Good gut bacteria are important for proper digestion but they are also key to effectively cleaning out estrogen. Estrogen needs to be processed in a specific way after the liver does its job in order to be excreted in your stool. When this does not happen, estrogens are reabsorbed back into the bloodstream – only to be processed again. The liver is not happy doing its job twice for no good reason. This is where opportunistic bacteria come into play. There are some bacteria that are only bad when they overgrow. This is because when they overgrow they produce an enzyme called glucuronidase. This enzyme undoes the work the liver did the first time around, in order to make your estrogen water soluble. 

This is why it is key to know you are having daily bowel movements, with good levels of healthy gut bacteria and no Leaky Gut.  All of this can be assessed in a stool test.  

Here are 3 tips to support your gut:

  1. Eat good sources of fiber daily.  Fiber rich foods such as whole fruits and vegetables, legumes, whole grains and seeds help clean out toxins, estrogens and cholesterol from your body. A 2007 study found that increasing dietary fiber from fruits and vegetables played a role in lowering estrogen levels and reducing the risk of hormone related disease, including breast cancer. 
  2. Make sure you’re having a daily bowel movement to clear out toxins and estrogens. 
  3. Take a probiotic with lactobacillus.  This is a good gut bacteria that helps to clear out excess estrogens. 

Phase 2

This liver detoxification of estrogen is about the Methylation Cycle.  This pathway relies on the COMT and MTHFR genes to take the metabolites from Phase 1 liver detoxification pathways and make them water soluble so they can be cleaned out easily. This phase, when effective, makes an estrogen metabolite that is calming to the brain and lowers cancer risk.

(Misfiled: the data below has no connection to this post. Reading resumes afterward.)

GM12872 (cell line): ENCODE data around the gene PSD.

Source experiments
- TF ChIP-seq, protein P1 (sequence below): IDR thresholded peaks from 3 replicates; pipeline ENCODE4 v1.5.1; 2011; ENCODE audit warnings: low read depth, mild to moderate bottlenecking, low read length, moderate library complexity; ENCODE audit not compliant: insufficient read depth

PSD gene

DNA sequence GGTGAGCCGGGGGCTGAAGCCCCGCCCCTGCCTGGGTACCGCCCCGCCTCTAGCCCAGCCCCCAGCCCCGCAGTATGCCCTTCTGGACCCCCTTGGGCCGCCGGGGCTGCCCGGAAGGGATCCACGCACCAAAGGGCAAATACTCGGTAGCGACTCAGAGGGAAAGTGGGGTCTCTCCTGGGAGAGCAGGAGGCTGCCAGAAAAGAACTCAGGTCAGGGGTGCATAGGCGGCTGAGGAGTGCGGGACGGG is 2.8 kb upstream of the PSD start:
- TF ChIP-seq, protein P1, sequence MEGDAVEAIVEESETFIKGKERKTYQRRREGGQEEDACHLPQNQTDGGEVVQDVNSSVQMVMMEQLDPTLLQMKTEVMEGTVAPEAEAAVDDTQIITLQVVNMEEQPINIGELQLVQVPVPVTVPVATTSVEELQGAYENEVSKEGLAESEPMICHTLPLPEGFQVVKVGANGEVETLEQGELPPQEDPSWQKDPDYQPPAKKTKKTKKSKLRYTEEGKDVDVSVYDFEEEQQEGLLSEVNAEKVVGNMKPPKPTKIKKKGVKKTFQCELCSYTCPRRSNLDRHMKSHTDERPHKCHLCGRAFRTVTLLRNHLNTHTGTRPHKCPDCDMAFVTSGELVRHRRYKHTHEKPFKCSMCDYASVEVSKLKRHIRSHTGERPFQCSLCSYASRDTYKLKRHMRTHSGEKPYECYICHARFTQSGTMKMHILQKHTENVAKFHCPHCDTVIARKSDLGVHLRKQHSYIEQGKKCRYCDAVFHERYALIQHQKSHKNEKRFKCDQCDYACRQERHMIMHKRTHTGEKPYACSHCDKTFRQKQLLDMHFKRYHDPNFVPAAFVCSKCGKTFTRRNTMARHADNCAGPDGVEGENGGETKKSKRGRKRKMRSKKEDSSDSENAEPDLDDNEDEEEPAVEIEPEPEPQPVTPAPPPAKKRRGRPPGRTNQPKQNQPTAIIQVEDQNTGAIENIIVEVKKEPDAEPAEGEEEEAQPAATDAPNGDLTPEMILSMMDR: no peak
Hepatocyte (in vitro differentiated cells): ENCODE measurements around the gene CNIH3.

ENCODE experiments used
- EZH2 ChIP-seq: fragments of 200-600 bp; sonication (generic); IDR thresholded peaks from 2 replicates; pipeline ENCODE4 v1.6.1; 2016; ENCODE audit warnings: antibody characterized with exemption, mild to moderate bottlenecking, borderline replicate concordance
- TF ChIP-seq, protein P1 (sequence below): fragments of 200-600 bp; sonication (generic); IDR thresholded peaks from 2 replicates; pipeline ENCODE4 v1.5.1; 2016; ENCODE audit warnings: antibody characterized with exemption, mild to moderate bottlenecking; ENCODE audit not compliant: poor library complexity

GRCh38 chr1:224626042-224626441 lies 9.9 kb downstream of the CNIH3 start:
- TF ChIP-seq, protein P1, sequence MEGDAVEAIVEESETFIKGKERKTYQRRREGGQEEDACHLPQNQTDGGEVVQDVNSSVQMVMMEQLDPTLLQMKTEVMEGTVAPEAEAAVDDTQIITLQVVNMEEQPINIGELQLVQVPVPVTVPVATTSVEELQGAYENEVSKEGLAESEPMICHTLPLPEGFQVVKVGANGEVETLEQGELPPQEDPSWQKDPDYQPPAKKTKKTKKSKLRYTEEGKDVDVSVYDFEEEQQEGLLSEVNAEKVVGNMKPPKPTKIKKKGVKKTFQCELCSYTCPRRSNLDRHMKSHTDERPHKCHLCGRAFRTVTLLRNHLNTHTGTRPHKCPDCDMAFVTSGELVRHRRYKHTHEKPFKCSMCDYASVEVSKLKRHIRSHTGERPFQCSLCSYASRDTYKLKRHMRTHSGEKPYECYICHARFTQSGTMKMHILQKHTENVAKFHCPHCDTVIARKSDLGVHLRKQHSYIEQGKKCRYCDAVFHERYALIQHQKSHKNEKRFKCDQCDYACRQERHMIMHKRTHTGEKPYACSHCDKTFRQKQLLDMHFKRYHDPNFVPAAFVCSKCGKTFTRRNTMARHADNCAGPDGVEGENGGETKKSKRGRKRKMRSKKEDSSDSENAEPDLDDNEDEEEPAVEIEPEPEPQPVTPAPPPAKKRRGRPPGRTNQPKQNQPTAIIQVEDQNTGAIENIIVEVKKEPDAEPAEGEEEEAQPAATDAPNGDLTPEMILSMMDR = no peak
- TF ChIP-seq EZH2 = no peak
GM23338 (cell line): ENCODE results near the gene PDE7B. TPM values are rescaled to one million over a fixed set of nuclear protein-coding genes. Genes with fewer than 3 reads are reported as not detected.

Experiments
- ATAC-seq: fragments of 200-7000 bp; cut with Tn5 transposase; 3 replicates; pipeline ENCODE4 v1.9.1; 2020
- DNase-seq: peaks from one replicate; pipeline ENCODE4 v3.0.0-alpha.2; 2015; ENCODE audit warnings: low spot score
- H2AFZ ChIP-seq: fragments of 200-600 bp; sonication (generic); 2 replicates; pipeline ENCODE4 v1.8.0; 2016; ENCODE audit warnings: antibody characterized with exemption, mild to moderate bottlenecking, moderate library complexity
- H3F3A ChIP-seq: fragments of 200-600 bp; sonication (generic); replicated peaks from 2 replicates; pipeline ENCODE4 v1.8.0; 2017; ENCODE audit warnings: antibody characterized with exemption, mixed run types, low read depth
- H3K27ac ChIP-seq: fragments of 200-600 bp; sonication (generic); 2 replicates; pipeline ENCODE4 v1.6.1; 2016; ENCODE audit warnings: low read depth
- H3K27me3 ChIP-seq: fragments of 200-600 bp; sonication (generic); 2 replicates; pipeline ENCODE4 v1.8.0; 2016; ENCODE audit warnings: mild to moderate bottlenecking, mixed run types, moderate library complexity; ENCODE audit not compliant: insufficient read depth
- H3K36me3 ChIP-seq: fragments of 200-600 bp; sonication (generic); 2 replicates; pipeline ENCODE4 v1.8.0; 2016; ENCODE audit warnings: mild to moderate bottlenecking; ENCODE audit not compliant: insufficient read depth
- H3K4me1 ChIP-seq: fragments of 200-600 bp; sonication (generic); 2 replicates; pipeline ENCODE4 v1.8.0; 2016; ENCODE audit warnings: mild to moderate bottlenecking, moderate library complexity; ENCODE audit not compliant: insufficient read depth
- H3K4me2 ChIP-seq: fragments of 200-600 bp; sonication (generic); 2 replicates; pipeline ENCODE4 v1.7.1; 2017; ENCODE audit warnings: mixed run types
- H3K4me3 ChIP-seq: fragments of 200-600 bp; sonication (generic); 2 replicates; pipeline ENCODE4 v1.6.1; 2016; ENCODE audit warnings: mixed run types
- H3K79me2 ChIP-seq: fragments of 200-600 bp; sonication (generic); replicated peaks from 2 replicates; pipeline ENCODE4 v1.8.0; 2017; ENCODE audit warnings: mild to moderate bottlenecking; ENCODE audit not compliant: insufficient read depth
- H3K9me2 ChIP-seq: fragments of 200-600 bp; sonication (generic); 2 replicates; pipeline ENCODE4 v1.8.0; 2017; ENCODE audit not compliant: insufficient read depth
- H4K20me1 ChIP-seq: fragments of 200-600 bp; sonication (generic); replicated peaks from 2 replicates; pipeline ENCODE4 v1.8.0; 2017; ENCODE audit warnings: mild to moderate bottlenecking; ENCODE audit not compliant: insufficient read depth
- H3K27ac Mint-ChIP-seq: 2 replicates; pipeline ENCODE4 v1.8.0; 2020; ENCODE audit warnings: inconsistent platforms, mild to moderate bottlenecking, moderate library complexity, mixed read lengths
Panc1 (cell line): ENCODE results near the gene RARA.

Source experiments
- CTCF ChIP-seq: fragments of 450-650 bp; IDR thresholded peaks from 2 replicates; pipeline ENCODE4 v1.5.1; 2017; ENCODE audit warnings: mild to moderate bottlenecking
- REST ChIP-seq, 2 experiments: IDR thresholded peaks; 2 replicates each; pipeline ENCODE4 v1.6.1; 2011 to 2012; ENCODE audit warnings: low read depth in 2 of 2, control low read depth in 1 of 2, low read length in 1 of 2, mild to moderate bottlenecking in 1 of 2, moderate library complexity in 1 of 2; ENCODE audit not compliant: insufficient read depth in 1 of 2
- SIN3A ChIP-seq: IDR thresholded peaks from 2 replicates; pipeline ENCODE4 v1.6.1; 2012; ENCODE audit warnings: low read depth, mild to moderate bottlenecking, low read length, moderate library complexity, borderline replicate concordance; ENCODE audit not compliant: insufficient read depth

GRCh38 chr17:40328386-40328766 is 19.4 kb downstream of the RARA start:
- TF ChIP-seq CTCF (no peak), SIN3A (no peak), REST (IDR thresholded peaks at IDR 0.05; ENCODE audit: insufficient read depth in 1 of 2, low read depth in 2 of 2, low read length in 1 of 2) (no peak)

Tips to support your phase 2 liver pathways:

  1. Make sure you have good levels of Magnesium and Zinc in your daily diet.  These minerals are needed as cofactors for your COMT gene pathways. Whole grains and dark-green, leafy vegetables are good sources of magnesium. Legumes like chickpeas, lentils, and beans all contain substantial amounts of zinc.
  2. Eat organic fruits and vegetables. Herbicides and pesticides are estrogenic toxins that can overwhelm your phase 2 detoxification pathways. 
  3. Clean out toxins in your home. Many chemicals like fire retardants, BPA and toxic metals activate estrogen receptors in a more toxic way because they are not actually a hormone meant for that receptor.
  4. You need good amounts of B12 and folate in their active forms (methylcobalamin and 5-MTHF, respectively) for liver detoxification. These nutrients become their active forms via your MTHFR genes through the methylation process. 

Phase 1

This is the start of estrogen metabolism clean out. Phase 1 occurs in the liver and is run by the Cytochrome (CYP) genes. Fat soluble estrogens add hydrogen to make a more water soluble molecule. In this pathway we can often make a more potent toxin from our estrogens. 2-hydroxyestrone (2-OH-E1) metabolite is the cleanest and healthiest way to detox estrogen.